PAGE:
To inform high quality policy making and patient care in HIV/AIDS, context specific research is essential. It is therefore imperative to bring together actors in the domain of HIV/AIDS in Cameroon towards the single goal of accelerating the attainment of the UNAIDS 95-95-95 goals in Cameroon. In 2020, these actors came together to form the Cameroon HIV/AIDS Operational Research Forum (CAM-HERO) [1]. CAM-HERO aims to improve and optimize the pertinence, performance, and impact on decision making of HIV research in Cameroon. More specifically CAM-HERO will help empower 1) Dissemination of research findings and facilitate translation into policy; 2) Operational research collaboration by facilitating collaboration among research organizations; 3) Identification of new research questions by improving collaboration with the Ministry of Health in the identification and answering of new HIV research priority questions; and 4) Capacity building. While the first meeting of CAM-HERO took place on the 10th and 11th of December 2020 at Hôtel Résidence Jully, Kribi and focused on issues related to ethics and HIV research, impact of COVID-19 on ART programs, Cameroon´s HIV research priorities, and opportunities for HIV research collaboration, the second CAM-HERO conference was held in Kribi on the 18th and 19th November 2021. The theme of this conference was “Research for Policy and Care”. At the 2021 event, the research priorities for accelerating the achievement of three UNAIDS 95 HIV goals in Cameroon were unveiled. Out of the more than 80 abstracts received, 16 were selected for oral presentation, 12 for poster presentations and 3 as late breaking abstracts. There was a wide range of discussions, ranging from ethics, administrative procedures, capacity building to ways to enhance effective collaboration. Of special note was the discussion on the way forward on the definition of a national HIV/AIDS research agenda.

Day 1: November 18th, 2021

Immediately after Dr. Patrice Tchendjou, introduced and welcomed participants, the event was officially kick-started by Prof Anne Bissek, the Director of the Division of Health Operations Research (DROS) of the Ministry of Public Health. Prof. Bissek lauded the initiative and expressed her full support. Dr Serge Billong of the National AIDS Control Committee (NAAC) also appreciated the conference mentioning that it represents a huge opportunity for Cameroon to be a leader in Central Africa in advancing HIV research. The two-day event commenced with abstract sessions. These sessions included abstracts in the domains of preventive, clinical, implementation and basic sciences. The abstract sessions were chaired and moderated by panels of experts who assessed a broad range of interesting and insightful studies on HIV/AIDS science in Cameroon. Oral abstract presentation made during CAM-HERO 2021 were:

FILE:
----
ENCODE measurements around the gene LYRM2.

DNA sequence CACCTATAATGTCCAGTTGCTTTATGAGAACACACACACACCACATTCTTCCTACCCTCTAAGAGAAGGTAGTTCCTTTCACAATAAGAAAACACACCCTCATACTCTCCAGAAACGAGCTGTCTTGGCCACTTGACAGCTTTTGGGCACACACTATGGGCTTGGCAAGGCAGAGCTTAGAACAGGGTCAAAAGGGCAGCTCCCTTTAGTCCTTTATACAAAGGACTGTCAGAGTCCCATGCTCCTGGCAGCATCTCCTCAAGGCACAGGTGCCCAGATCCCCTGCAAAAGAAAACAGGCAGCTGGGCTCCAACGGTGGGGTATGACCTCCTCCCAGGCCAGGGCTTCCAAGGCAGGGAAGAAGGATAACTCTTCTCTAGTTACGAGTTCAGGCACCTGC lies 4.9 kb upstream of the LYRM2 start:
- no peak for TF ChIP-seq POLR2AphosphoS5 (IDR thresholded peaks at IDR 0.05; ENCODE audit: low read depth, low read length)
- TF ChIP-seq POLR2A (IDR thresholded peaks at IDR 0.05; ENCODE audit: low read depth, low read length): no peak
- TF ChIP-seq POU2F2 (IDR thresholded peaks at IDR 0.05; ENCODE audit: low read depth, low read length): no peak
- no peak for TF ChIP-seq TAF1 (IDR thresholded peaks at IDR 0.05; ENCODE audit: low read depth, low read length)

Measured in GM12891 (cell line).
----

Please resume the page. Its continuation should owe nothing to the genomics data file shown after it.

Abstract session 1: prevention science

The first session of oral abstract presentations had as panel members Prof Anastase Dzudie Clinical Research Education Network and Consultancy – International epidemiologic Databases to Evaluate AIDS (CRENC-IeDEA), Dr. Patrice Tchendjou, Elizabeth Glaser Pediatric AIDS Foundation (EGPAF) and Dr Mboh K. Evelyne, Cameroon Baptist Convention Health Services (CBCHS). The following abstracts were presented. . “Prevalence and Determinants of Reduced Glomerular Filtration Rate in HIV-Infected Patients on Antiretroviral Therapy at Bafoussam Regional Hospital” in which they found a reduction in glomerular filtration rate for antiretroviral treatment (ART) patients on Tenoforvir, Lamivudine, Effevarenz (TLE), by Paul Nyibio Ntsekendio. “HIV-Self Testing: A Strategy to Optimize Case Identification in Hard-To-Reach Populations” which had promising results but pointed to a need for close follow-up of the cases identified to ensure that they receive confirmatory tests and get enrolled on ART, by Banlack Ernest. “HIV Prevalence and Disease Outcome among Patient with Childhood Cancer in the Cameroon Baptist Convention Health Services” by Bernard Wirndzem Njodzeka. This study found that the children with childhood cancer were 4.5 times more likely to be HIV positive compared to children in the general population (prevalence of 1.8% compared to 0.04%), pointing to the need to take them to hospitals early. “Engaging Traditional Healers in HIV Testing Service Uptake and Care Cascade: A Randomized Controlled Trial in the South West Region of Cameroon” which led to increased knowledge and practices such as counselling and referral of positive cases to hospitals for additional care, by Charlotte Ayima.

Abstract session 2: clinical science

Panel members for this segment of oral abstract presentations were Prof. John Ditekemena (EGPAF), Dr. Pascal N. Atanga, (CBCHS) and Dr. Joseph Fokam, Centre International de Référence Chantal BIYA, Faculty of Health Sciences - University of Buea (CIRCB, FHS-UB). The presentations included:

“Association between Cervical Neoplasia and CD4 Counts among Women Living with HIV in Cameroon” presented by Manjuh Florence. The study found strong evidence of an association between a positive cervical cancer screening outcome and low CD4 counts (OR= 1.44; P= 0.0004), highlighting the importance of screening all women on ART for cervical cancer and call for the integration of cervical cancer screening into HIV programs, which could greatly reduce morbidity and mortality in females.